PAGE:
The good news about choco­late the easter es­sen­tial that’s ben­e­fi­cial to our hearts, health and hap­pi­ness

Hur­rah! our favourite snack – and easter es­sen­tial – is ben­e­fi­cial for our hearts, health and hap­pi­ness, and here’s why. by michele o’Con­nor

Woman & Home - - Contents -

Awhop­ping 80 mil­lion Easter eggs are sold in the UK an­nu­ally – ac­count­ing for 10% of our choco­late spend­ing for the whole year. And sales of qual­ity, dark choco­late is climb­ing. Dark choco­late (70% or higher co­coa) boasts some of the high­est lev­els of an­tiox­i­dants found in any food – even higher than blue­ber­ries, cran­ber­ries and acai berries.

Eat­ing choco­late=hap­pi­ness

“eat­ing choco­late is known to in­crease brain lev­els of sev­eral chem­i­cals,” ex­plains Dr Jeff Fos­ter, a pri­vate gP at spire Park­way

Hospi­tal in soli­hull. “these in­clude mood-al­ter­ing Pea (phenylethy­lamine, re­lated to am­phet­a­mine), which pro­duces a mild el­e­va­tion in mood and con­fi­dence; tryp­to­phan – a pro­tein that is sub­se­quently con­verted to sero­tonin (the so-called ‘happy hor­mone’), which pro­vides a feel­ing of con­tent­ment and in­creased eu­pho­ria; and theo­bromine – a stim­u­lant that pro­vides en­ergy.” How­ever, as these hor­mone changes are lim­ited – it doesn’t mean that the more you eat, the hap­pier you will feel!

It’s ben­e­fi­cial to your heart

“Re­cent large-scale stud­ies have shown that eat­ing dark choco­late may help to re­duce blood pres­sure and

“Eat­ing dark choco­late can give your brain a short-term boost”

‘bad choles­terol’ in our blood­stream,” says Dr Fos­ter. a nine-year swedish study of nearly 32,000 mid­dle-aged and el­derly women who ate dark choco­late once or twice a week found that they had a 32% lower risk of de­vel­op­ing heart fail­ure. it’s thought the min­er­als potas­sium and mag­ne­sium in dark choco­late can help to im­prove blood flow to your heart.

You might even lose a few pounds

some stud­ies have sug­gested that in­clud­ing dark choco­late in your diet may help you to lose weight – par­tic­u­larly around the mid­dle, says lisa Hut­son, a nu­tri­tional ther­a­pist at spire Hull Hospi­tal. it’s far more fill­ing than its milk coun­ter­part – re­duc­ing crav­ings for sweet, salty and fatty foods. “in fact, just smelling dark choco­late re­duces the ap­petite re­sponse, lead­ing to in­creased feel­ings of full­ness,” she ex­plains. “it ap­pears the flavonoid con­tent of dark choco­late re­duces li­po­ge­n­e­sis (the cre­ation of new fat cells) and en­cour­ages the body to in­crease lev­els of the pro­tein mes­sen­ger adiponectin – which is linked to re­duced in­sulin re­sis­tance.”

You’ll re­mem­ber more

eat­ing dark choco­late can give your brain a short-term boost, in­creas­ing your alert­ness for two to three hours, ac­cord­ing to a study at the univer­sity of Not­ting­ham. “Re­search sug­gests that the high quan­ti­ties of an­tiox­i­dants in choco­late could play a role in coun­ter­act­ing cog­ni­tive de­cline and the im­prove­ment in mem­ory,” says lisa. Northum­bria univer­sity re­searchers also dis­cov­ered that peo­ple given large amounts of fla­vanols found men­tal arith­metic much eas­ier. ap­par­ently, the brain re­leases the chem­i­cal dopamine af­ter just a cou­ple of squares of dark choco­late. this helps with over­all men­tal func­tion, and im­proves your abil­ity to re­mem­ber and re­call peo­ple and events.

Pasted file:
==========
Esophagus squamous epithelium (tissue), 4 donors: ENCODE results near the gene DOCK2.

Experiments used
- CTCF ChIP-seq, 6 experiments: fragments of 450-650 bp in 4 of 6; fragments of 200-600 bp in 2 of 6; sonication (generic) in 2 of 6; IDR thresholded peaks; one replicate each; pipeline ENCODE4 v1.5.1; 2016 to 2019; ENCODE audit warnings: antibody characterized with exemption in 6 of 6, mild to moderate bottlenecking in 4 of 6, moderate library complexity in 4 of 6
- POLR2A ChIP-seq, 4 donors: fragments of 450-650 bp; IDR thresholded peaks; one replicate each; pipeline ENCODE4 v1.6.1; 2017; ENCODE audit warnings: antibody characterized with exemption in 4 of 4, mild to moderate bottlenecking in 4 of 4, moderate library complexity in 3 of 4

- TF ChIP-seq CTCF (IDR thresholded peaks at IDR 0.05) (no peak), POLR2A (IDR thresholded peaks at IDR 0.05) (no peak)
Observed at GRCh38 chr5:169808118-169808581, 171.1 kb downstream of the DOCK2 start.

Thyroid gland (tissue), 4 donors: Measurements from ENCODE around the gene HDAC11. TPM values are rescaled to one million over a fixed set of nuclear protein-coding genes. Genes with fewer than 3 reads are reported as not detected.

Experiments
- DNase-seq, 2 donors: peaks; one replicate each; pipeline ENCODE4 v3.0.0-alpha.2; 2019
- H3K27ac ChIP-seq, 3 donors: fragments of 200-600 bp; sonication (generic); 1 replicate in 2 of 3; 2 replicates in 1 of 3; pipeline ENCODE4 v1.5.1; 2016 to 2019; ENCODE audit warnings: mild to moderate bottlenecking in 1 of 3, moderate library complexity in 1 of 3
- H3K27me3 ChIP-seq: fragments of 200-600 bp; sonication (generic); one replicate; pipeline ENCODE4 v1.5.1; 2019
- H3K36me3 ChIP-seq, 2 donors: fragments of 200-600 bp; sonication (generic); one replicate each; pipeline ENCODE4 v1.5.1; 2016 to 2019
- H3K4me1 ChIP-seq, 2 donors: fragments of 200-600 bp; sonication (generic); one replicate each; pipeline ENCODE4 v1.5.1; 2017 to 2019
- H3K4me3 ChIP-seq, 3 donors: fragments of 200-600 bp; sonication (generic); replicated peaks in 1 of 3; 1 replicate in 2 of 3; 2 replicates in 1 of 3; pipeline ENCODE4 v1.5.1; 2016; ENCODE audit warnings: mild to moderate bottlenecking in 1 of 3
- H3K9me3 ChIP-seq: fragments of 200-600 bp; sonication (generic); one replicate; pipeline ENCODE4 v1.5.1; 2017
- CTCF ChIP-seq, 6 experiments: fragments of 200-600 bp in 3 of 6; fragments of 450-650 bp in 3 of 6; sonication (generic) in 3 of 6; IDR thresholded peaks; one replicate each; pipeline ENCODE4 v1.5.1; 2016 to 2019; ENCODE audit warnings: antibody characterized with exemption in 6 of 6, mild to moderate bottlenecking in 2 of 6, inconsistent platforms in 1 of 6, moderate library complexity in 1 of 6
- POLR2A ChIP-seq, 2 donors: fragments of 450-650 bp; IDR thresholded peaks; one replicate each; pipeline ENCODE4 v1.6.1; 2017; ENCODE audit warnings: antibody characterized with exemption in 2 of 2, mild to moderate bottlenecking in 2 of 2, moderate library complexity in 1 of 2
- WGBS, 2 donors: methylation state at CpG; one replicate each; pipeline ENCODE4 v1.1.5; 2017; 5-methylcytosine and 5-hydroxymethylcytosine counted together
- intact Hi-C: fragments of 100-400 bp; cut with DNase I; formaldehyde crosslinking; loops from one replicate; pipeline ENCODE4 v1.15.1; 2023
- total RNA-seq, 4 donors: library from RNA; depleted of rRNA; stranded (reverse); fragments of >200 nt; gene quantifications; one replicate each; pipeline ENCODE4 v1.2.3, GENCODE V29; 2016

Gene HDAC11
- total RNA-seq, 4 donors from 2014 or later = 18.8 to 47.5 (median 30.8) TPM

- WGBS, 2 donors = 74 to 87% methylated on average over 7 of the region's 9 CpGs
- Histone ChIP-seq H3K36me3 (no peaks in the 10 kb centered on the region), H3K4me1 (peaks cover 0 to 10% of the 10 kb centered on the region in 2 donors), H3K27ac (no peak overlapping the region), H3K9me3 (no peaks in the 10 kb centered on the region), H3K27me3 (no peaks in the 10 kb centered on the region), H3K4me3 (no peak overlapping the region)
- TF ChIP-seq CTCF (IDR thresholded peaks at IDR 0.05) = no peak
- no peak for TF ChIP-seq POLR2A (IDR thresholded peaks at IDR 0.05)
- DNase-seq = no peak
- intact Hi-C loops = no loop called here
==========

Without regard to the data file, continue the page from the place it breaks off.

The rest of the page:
It could soothe your cough

the high con­tent of theo­bromine in dark choco­late has been found to be a third more ef­fec­tive at stop­ping per­sis­tent coughs than codeine, ac­cord­ing to a study at lon­don’s im­pe­rial Col­lege. theo­bromine works by sup­press­ing the ac­tiv­ity of the va­gus nerve, which causes cough­ing and, un­like some cough med­i­ca­tion, it doesn’t have any ad­verse ef­fects on the car­dio­vas­cu­lar or cen­tral ner­vous sys­tems. but, warns lon­don nu­tri­tion­ist lily sout­ter (lilysout­ter­nu­tri­, “While this is ex­cit­ing news, more re­search needs to be con­ducted be­fore con­firm­ing that our choco­late fix could, in fact, be our next cough medicine!”

It can im­prove your eye­sight

We all know that car­rots can help your eye­sight but, ac­cord­ing to re­search pub­lished in the us jour­nal Phys­i­ol­ogy & Be­hav­ior, dark choco­late can of­fer ben­e­fits too. the re­searchers found that par­tic­i­pants who con­sumed dark choco­late with 720mg of co­coa fla­vanols ex­pe­ri­enced en­hanced vis­ual per­for­mance – like de­tect­ing mo­tion and read­ing low-con­trast let­ters – likely to be due to the in­creased blood flow to the retina and brain.

You’ll have more en­ergy

“ac­cord­ing to the World Health or­ga­ni­za­tion, a large ma­jor­ity of the world’s pop­u­la­tion does not reach the rec­om­mended daily in­take of mag­ne­sium,” says san­dra green­bank, reg­is­tered nu­tri­tional ther­a­pist (san­dra­green­ “mag­ne­sium is needed for hun­dreds of bio­chem­i­cal re­ac­tions in our body, and is in­volved in cel­lu­lar en­ergy pro­duc­tion, which is why lethargy is a com­mon sign of a de­fi­ciency of this im­por­tant min­eral. i’ve used it with clients ex­pe­ri­enc­ing fa­tigue, Pms and stress with great re­sults. in fact, a choco­late crav­ing at cer­tain times of the month could sim­ply be due to a higher need for mag­ne­sium dur­ing that part of the men­strual cy­cle.” Dark choco­late con­tains 146mg of mag­ne­sium per 100g, while milk choco­late con­tains only 63mg per 100g. w&h

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